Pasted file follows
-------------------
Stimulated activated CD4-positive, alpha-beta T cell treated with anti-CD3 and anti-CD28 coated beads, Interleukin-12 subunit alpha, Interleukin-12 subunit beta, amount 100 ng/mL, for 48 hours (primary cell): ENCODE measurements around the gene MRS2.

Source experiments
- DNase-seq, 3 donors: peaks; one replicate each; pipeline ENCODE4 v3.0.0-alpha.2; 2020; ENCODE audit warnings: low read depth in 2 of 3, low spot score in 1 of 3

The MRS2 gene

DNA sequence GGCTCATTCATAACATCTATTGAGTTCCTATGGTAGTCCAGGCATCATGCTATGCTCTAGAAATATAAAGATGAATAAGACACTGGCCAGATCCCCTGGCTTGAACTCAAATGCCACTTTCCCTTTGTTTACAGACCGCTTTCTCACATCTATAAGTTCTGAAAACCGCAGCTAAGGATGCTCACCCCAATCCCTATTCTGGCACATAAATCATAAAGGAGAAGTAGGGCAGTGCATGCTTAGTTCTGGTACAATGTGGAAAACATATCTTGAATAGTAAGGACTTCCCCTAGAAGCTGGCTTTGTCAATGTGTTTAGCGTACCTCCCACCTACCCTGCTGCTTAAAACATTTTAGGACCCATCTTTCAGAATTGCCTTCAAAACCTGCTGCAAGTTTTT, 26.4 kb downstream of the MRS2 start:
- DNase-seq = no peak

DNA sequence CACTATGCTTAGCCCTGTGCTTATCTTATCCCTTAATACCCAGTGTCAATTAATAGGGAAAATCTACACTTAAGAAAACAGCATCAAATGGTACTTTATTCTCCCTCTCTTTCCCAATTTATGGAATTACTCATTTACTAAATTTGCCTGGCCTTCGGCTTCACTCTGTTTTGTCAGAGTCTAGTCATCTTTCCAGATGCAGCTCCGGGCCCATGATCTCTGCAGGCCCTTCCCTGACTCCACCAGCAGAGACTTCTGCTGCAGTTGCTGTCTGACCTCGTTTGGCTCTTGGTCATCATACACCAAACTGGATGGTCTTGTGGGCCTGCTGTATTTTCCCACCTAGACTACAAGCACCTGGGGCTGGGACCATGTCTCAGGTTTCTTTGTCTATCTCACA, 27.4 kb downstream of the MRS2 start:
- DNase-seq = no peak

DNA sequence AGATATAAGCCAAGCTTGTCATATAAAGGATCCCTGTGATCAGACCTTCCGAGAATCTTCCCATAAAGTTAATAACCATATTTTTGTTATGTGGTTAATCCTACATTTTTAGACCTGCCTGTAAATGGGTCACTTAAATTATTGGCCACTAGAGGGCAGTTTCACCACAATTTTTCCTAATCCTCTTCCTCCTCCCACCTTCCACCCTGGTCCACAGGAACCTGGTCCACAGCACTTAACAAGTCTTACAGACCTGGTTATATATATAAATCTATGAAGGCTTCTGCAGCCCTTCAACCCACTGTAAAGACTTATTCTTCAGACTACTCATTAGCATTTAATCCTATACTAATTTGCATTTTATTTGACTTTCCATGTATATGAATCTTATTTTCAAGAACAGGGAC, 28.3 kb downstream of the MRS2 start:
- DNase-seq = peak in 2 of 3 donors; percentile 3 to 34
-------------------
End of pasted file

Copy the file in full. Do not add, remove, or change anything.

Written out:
Stimulated activated CD4-positive, alpha-beta T cell treated with anti-CD3 and anti-CD28 coated beads, Interleukin-12 subunit alpha, Interleukin-12 subunit beta, amount 100 ng/mL, for 48 hours (primary cell): ENCODE measurements around the gene MRS2.

Source experiments
- DNase-seq, 3 donors: peaks; one replicate each; pipeline ENCODE4 v3.0.0-alpha.2; 2020; ENCODE audit warnings: low read depth in 2 of 3, low spot score in 1 of 3

The MRS2 gene

DNA sequence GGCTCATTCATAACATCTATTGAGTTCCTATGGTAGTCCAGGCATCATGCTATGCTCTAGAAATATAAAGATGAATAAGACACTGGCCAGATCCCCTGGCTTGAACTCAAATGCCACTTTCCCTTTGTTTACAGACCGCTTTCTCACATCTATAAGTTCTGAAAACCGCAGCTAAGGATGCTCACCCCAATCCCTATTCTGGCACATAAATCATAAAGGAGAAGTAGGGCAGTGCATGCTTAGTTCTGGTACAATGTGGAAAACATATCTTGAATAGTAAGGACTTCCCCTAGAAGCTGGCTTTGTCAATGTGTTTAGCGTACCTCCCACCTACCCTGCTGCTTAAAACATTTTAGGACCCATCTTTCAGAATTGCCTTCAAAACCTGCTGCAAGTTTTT, 26.4 kb downstream of the MRS2 start:
- DNase-seq = no peak

DNA sequence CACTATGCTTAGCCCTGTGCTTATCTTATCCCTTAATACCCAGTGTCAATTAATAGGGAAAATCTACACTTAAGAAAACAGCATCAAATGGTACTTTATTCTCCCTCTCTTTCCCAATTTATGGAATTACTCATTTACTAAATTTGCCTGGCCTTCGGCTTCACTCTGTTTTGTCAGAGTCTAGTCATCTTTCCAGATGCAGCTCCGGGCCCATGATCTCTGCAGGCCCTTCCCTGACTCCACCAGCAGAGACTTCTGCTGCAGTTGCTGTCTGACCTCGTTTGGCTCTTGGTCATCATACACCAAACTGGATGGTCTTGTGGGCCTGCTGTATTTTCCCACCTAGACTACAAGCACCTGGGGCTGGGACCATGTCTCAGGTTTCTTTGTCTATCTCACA, 27.4 kb downstream of the MRS2 start:
- DNase-seq = no peak

DNA sequence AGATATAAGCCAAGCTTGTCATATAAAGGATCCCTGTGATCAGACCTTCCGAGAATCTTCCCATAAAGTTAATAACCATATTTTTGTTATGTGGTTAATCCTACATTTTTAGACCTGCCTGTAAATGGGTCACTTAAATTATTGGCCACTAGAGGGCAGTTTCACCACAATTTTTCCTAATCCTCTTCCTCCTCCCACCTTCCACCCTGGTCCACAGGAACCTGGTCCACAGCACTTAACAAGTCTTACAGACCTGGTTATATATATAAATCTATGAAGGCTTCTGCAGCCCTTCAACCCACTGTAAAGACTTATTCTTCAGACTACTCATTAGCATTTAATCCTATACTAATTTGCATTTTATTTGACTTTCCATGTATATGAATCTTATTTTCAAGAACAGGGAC, 28.3 kb downstream of the MRS2 start:
- DNase-seq = peak in 2 of 3 donors; percentile 3 to 34